Living in the Carr’s Hill neighborhood just off Little Oconee Street, I couldn’t help but notice the latest development ofâ€”you guessed itâ€”more student housing. A five-story building will include some commercial space and 316 bedrooms, as if there’s a shortage of student housing.
My main concern is how the construction will impact environmental quality, with this site being so close to the Oconee River. As yet another plot is clear cut and dozed, I can’t help but worry that, if this haphazard building continues, there will soon be no natural unmediated environment within the city. Until now, the land was like a buffer separating Carr’s Hill from the shadow of the University of Georgia. Walking through, one Â would become immersed in nature: the splashing water, the indigenous vegetation, the (previously) happy animals.
Developer Roger Kennedy plans to extend the North Oconee River Greenway along the site, which is good for taking longer walks on the trail and making the area accessible to others. If more students get outside, perhaps it will increase their likelihood of supporting environmental protection measures in Athens.
Typically, construction projects are bad news for nearby water resources, the main problem being sedimentation. If enough freshly turned soil finds its way into the creek, thanks to our frequent summer showers, sedimentation can alter water temperatures and plant growth, not to mention animal habitats. Murkier water reduces the amount of sunlight available to aquatic plants for photosynthesis. Silt clogs fishes’ gills and fills in spawning areas.
Not to worry, though, modern technology provides us with a wholly effective means to combat this problem: a woven synthetic fabric held in the ground by some wooden stakes, otherwise known as a silt fence. These fences are not very effective, but what’s worse is when this simple device is poorly installed, which is what I saw on my walk between the construction site and creek. The fence was present, but in many places the bottom of the fence didn’t even touch the ground, allowing dirt to run down to the water. After installation, these fences need to be maintained and routinely monitored, especially after the many heavy rains we’ve had lately.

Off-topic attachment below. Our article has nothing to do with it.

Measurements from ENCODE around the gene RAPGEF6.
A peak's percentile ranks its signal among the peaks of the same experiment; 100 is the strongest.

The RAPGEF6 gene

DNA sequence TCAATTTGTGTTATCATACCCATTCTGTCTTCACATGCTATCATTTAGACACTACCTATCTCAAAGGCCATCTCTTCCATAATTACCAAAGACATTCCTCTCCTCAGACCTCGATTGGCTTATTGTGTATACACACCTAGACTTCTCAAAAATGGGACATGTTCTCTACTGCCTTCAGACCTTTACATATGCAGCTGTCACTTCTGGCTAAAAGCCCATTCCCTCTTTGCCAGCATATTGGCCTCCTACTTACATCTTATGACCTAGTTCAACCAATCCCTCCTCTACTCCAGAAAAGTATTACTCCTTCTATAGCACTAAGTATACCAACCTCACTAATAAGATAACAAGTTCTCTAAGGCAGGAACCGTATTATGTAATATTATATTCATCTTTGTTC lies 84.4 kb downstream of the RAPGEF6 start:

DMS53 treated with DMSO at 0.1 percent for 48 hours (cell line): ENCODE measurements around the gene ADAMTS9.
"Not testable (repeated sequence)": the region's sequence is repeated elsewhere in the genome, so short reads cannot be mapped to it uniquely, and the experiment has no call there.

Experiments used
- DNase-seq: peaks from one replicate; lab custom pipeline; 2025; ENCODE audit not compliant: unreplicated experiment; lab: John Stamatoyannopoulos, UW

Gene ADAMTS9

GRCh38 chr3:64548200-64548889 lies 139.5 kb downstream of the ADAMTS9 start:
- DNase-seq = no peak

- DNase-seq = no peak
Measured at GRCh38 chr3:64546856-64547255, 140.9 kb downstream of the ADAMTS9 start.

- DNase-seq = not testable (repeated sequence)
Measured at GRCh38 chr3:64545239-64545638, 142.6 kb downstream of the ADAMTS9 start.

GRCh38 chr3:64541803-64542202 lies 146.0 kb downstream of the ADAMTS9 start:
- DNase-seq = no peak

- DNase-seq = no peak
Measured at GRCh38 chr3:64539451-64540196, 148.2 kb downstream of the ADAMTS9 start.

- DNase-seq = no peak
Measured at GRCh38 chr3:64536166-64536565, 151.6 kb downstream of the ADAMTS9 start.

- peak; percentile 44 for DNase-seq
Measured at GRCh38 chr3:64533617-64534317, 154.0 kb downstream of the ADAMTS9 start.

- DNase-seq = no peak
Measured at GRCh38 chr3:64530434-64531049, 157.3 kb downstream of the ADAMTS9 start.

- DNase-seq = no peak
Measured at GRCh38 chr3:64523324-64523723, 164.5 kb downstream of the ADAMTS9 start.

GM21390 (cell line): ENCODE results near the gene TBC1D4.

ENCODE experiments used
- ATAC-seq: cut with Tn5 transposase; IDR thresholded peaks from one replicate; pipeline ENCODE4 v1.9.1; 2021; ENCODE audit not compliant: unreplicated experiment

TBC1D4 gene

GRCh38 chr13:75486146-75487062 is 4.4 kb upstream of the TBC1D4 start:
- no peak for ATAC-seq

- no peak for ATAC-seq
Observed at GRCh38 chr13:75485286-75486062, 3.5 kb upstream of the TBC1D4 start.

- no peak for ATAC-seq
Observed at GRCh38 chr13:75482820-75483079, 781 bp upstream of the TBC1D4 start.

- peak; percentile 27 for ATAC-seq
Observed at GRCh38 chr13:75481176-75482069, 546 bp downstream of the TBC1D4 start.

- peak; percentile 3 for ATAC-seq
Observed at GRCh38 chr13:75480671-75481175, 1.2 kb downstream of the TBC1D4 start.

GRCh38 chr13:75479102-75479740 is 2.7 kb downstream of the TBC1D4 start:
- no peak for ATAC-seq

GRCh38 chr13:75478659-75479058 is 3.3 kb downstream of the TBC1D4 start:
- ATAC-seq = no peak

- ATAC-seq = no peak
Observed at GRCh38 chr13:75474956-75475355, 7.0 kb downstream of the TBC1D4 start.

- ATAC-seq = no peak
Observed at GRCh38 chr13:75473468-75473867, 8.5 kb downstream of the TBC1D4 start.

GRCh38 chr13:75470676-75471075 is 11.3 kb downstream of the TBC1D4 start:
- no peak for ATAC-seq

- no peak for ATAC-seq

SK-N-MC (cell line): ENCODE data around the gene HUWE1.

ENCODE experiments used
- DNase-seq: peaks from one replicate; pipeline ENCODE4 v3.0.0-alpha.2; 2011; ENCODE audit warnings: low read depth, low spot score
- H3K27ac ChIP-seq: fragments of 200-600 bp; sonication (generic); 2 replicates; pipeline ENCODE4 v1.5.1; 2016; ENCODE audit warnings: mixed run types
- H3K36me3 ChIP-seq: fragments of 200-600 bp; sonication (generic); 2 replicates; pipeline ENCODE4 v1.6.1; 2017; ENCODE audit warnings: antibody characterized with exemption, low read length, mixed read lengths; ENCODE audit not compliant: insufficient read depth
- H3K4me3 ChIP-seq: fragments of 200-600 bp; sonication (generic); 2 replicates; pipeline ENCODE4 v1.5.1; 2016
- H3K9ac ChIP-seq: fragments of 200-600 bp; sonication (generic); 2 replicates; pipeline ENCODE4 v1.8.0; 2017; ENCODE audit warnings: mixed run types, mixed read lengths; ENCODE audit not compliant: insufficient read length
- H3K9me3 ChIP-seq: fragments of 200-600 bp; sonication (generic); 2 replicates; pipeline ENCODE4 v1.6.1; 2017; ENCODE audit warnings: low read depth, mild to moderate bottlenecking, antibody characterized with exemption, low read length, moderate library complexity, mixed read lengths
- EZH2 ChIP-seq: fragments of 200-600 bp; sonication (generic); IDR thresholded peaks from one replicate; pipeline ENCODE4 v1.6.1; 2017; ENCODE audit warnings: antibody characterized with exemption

Some communities require a double fence, and our city could be more vigilant about monitoring the installation and maintenance of these types of fences. The heavy rains we’ve had call for it. Better yet, another trick to minimize construction erosion is by leaving some natural vegetation in place, as opposed to clearcutting the once-picturesque wooded area. Not only would this decrease erosion, but keeping some trees around would also enhance the aesthetic quality of the newly erected apartment complex. For a community trying to promote its reputation as green and sustainable, this would have been a better option. Who doesn’t enjoy some natural scenery from the back porch?
Unfortunately, an important part of our Georgia heritage has been lost. Four months ago, this now-bulldozed site was home to a rare granite outcropping, an exposed section of rock which provides a unique habitat for specific plants and animals. While these outcroppings are characteristic of the Piedmont and Appalachian regions and especially prominent in Georgia, sadly, they do not receive special conservation status.
It’s hard to top Mother Nature in terms of looks, but a developer can at least try. And a stack of large, gray cinderblocks ain’t cutting it. I’m sure it will only enhance one’s experience on the new Greenway extension by serving as an unattractive comparison to make one appreciate the aesthetic appeal of nature. Hopefully, some vegetative cover will soon remedy this blot on the landscape.
Some worry how this development will affect traffic in the area. Athens-Clarke County plans to install a traffic light on Oconee Street. On the plus side, maybe the building will reduce congestion overall in the city and the air pollution that comes with it. More than 300 students who would otherwise be driving will live a 15 minute stroll from class or downtown.
This plot marks the foundation of Athens where one of its earliest buildings was constructed: the Easley Mill, a flour and grist mill. It’s the site where Daniel Easley and John Milledge met to for the land deal that started UGA, the nation’s first land-grant university, in 1801 and founded the City of Athens. Perhaps a marker could be installed to commemorate “The Flats at Easley Mill.” While the demand for newer buildings with more amenities closer to campus is ever increasing, we should require a responsible approach to protecting water quality. The natural environment of Athens is something we all treasure and should strive to protect.
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